On Saturday evening from 8.10pm Edwards will then reflect on the day's events at Windsor Castle.

    There will also be coverage of the funeral on Saturday from 2pm to 4.10pm on Radio 4 and Radio 5 Live, as well as on the broadcaster's local stations.

  • Imogen Braddick

    SPECIAL PROGRAMMES

    The BBC is to mark the funeral of the Duke of Edinburgh with a series of special programmes.

    Huw Edwards will lead the broadcaster's coverage of the funeral in three programmes broadcast from Windsor across Friday and Saturday.

  • Imogen Braddick

    FULL DRESS REHEARSAL

    A full dress rehearsal for Prince Philip's funeral is underway today as squaddies and armed police patrol Windsor.

    Military on horseback were seen approaching The Long Walk today as they prepared for Saturday's service.

    Armed cops lined the walk – as members of the procession dressed in uniform and practised their entrance.

    And Windsor has had ramped-up security in place, with extra armed cops and specialist searches carried out days before the funeral service.

    Gun cops were seen on the Long Walk yesterday as the public come to pay their respects to Philip after his death aged 99.

  • Imogen Braddick

    'THOUGHTS ARE WITH HER'

    Boris Johnson said his thoughts were with the Queen after he visited Dartmouth where she is said to have first met Prince Philip.

    The Prime Minister told broadcasters: "I'm here at the Britannia Royal Naval College in Dartmouth, which is the college from which the Duke of Edinburgh himself passed out, became an officer in 1940 before going on to have that amazing distinguished Navy career – the Battle of Cape Matapan, Sicily and then seeing the Japanese surrender in Tokyo Bay.

    "And you've just seen those wonderful cadets become officers themselves and incarnating the finest traditions of the Royal Navy, in the way the duke did himself.

    "And actually, funnily enough, here in this very garden, I think in 1939, the Duke of Edinburgh met the then Princess Elizabeth for the very first time, so our thoughts are with her again today."

    Credit: Getty
  • Imogen Braddick

    PRINCE'S PROCESSION

    During the procession to St George's Chapel, guns will be fired by the King’s Troop Royal Horse Artillery from the East Lawn while bells are rung in the Curfew Tower.

    Following this, the Archbishop of Canterbury, Justin Welby, and the Dean of Windsor will receive the coffin at the top of the steps.

    Due to the coronavirus restrictions, only 30 people will be allowed inside the chapel for the funeral service.

    The service will begin when the coffin enters the chapel.

    There will be no public procession as a result of the Covid restrictions, and the entire service will take place in the grounds of the castle.

  • Imogen Braddick

    THE LAND ROVER

    A modified Land Rover – which Philip helped to design – will be used to transport the duke's coffin and before this, it will be serviced, tested and buffed.

    It is expected to arrive at the steps of St George's Chapel at 2.53pm on Saturday, where it will be met by the Guard of Honour and band from The Rifles.

    A bearing party from the Royal Marines will carry the coffin up the steps where it will pause for the national minute of silence at 3pm.

    Prince Philip's coffin will be draped with his personal standard, and decorated with a wreath of flowers and his Naval cap and sword.

  • Imogen Braddick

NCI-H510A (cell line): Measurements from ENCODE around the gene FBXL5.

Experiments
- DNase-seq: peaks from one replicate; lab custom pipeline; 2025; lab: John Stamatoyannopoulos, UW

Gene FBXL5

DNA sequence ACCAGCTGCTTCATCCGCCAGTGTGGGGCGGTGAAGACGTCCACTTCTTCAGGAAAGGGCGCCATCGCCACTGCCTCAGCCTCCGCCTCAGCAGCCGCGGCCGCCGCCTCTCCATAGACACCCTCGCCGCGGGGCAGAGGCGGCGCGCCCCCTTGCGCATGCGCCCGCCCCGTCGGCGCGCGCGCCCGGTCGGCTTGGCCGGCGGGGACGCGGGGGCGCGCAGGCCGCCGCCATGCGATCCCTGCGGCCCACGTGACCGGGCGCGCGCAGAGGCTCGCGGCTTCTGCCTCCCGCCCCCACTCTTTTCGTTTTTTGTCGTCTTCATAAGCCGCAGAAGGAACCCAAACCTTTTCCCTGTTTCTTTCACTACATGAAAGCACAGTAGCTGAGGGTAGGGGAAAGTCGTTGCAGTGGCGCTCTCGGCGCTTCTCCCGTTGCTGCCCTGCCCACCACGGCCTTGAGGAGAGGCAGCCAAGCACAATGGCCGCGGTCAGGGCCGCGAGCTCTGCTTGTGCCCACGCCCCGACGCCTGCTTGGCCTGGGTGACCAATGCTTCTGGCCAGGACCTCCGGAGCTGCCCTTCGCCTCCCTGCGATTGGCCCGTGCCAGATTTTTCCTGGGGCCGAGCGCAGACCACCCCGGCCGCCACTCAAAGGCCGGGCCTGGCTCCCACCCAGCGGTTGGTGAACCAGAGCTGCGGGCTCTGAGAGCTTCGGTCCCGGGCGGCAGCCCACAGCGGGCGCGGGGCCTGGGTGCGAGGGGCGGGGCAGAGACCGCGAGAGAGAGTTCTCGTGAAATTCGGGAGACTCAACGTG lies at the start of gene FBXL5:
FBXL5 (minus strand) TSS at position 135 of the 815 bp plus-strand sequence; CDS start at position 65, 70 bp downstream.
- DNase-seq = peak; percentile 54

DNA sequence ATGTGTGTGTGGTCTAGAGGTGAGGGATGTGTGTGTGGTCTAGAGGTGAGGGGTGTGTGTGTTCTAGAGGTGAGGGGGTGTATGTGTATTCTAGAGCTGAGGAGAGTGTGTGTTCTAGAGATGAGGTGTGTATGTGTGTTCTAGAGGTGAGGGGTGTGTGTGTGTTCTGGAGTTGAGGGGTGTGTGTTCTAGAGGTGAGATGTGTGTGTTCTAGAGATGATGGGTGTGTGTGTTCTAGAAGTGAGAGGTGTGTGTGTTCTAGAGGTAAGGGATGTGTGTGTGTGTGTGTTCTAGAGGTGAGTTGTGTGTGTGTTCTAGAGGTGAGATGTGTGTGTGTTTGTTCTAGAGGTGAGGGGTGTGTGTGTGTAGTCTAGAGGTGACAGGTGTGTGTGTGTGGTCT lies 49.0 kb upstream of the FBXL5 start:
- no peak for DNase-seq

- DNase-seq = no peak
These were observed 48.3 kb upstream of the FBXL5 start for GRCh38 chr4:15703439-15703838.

THE ROUTE OF PHILIP'S FUNERAL PROCESSION

    Prince Philip's body is currently resting in Windsor's private chapel.

    His coffin will be moved to the state entrance of the castle on Saturday, April 17 by a bearer party from the Grenadier Guards – the elite Queen's Company regiment at Windsor, of which Philip was Colonel for 42 years.

    The service will begin with a ceremonial procession, setting off from the state entrance at 2.45pm with the Prince of Wales and senior members of Royal Family following on foot behind Philip's coffin.

    The procession will move alongside the Round Tower and head to the west steps of St George's chapel, with the route down to Horseshoe Cloister lined by armed personnel.

    The National Anthem will be played as the coffin enters Horseshoe Cloister.

  • Imogen Braddick

    RIGHT-HAND MAN

    The Queen could be accompanied by Brigadier Archie Miller-Bakewell at Prince Philip’s funeral. 

    The Duke of Edinburgh’s loyal private secretary, who is part of HMS Bubble, is expected to provide support to the monarch at Saturday’s service. 

    He could be allowed to support the Queen during the ceremony at St George's Chapel, Windsor.

    This could mean walking her into the service or sitting near her.

    Royal sources told the Telegraph the Queen would sit alone at the funeral service – unless a member of the Windsor bubble joins her. Other members of the family will sit two metres apart in keeping with social distancing rules.

  • Imogen Braddick

    DIFFERENCE BETWEEN CEREMONIAL AND STATE FUNERAL

    While the late Prince Philip, as the consort of the Queen, is entitled to a state funeral, he will get his dying wish of a small “no fuss” occasion instead.

    State funerals, like coronations, are organised and overseen by the Earl Marshal and his officers.

    A state funeral is a public ceremony held to honour people of huge national significance – most often monarchs.

    Ceremonial royal funerals are also often held for the heir to the throne and for members of the royal family who hold high military rank.

    A ceremonial funeral, like a state funeral, often has a lying in state, a procession with a gun carriage and military contingents.

  • Imogen Braddick

    IN HIS HONOUR

    Today, a tearful Prince Charles and Camilla gazed over flowers and even a mini Land Rover tribute laid in honour for Philip. 

    Thousands of floral tributes have been left for the Duke of Edinburgh – with the messages of condolences gathered at Marlborough House.

    The flowers and tributes had been left outside both Windsor Castle and Buckingham Palace, but gently moved to a private area to stop crowds gathering over Covid concerns.

    Read the full story here.

    Credit: Jeremy Selwyn
  • Debbie White